For instance, an ETF that tracks developing countries will follow markets across a number of time zones, many of which are not open during normal U.S. hours. Consequently, the “fair” price is whatever the market determines it to be.
“The only thing you know for certain is what the prices were when all those markets were last open,” Nadig said. “But you’re not buying at NAV; you’re buying at a market price.”
Consequently, an ETF’s price will show greater discrepancies in their premiums or discounts to NAV. Behind the scenes, Authorized Participants who create and redeem ETF shares will have to wait until those markets reopen to create new shares of an international ETF to bring the price back in line to the NAV.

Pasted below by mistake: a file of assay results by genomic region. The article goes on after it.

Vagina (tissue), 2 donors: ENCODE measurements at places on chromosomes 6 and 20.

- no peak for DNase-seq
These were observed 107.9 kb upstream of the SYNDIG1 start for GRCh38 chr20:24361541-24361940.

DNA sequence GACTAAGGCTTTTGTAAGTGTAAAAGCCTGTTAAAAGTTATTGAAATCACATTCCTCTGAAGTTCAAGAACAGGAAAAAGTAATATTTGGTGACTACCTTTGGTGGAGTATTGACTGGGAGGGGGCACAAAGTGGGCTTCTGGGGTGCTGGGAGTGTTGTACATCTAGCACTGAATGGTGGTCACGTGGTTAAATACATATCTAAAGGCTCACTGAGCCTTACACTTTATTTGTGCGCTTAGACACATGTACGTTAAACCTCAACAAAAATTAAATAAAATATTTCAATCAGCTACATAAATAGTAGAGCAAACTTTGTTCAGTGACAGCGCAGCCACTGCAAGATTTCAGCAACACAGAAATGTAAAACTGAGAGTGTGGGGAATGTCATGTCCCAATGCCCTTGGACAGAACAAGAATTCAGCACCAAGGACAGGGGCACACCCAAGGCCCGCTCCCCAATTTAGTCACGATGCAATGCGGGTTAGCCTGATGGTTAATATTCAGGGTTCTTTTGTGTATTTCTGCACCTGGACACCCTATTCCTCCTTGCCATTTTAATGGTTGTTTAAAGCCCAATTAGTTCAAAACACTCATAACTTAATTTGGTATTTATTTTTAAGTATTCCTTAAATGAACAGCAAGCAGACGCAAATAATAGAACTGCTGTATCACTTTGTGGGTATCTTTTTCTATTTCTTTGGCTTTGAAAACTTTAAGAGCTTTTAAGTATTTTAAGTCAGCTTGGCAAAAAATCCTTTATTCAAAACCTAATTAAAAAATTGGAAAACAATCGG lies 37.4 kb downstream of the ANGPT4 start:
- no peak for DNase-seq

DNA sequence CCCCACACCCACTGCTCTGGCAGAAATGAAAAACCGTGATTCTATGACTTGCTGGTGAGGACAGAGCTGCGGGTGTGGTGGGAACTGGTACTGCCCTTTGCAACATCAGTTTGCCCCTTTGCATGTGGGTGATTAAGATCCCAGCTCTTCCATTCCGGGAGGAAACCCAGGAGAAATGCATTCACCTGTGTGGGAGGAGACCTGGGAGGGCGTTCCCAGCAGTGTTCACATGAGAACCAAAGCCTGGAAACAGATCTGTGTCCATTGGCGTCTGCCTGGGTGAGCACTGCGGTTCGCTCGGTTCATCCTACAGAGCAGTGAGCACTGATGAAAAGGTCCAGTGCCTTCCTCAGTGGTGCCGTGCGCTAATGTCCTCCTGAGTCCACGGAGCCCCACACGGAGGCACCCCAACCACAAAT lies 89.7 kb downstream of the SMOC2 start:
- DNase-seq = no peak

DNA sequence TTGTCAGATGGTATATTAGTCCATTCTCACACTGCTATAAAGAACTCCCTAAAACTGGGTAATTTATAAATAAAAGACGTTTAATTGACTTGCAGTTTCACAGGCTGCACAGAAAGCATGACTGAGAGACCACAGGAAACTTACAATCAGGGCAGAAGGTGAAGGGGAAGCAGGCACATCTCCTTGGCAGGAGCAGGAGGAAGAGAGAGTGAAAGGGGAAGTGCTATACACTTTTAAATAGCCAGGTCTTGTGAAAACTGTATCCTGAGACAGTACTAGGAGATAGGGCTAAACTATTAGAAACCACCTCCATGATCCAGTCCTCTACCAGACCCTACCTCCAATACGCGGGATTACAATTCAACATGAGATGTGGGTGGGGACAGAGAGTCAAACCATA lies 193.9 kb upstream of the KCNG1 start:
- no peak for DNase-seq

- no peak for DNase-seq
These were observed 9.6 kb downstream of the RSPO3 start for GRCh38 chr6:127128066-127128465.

“For investors, this means one thing primarily: ignore premiums and discounts (the difference between closing prices and NAVs) as displayed pretty much anywhere for international ETFs,” Nadig added.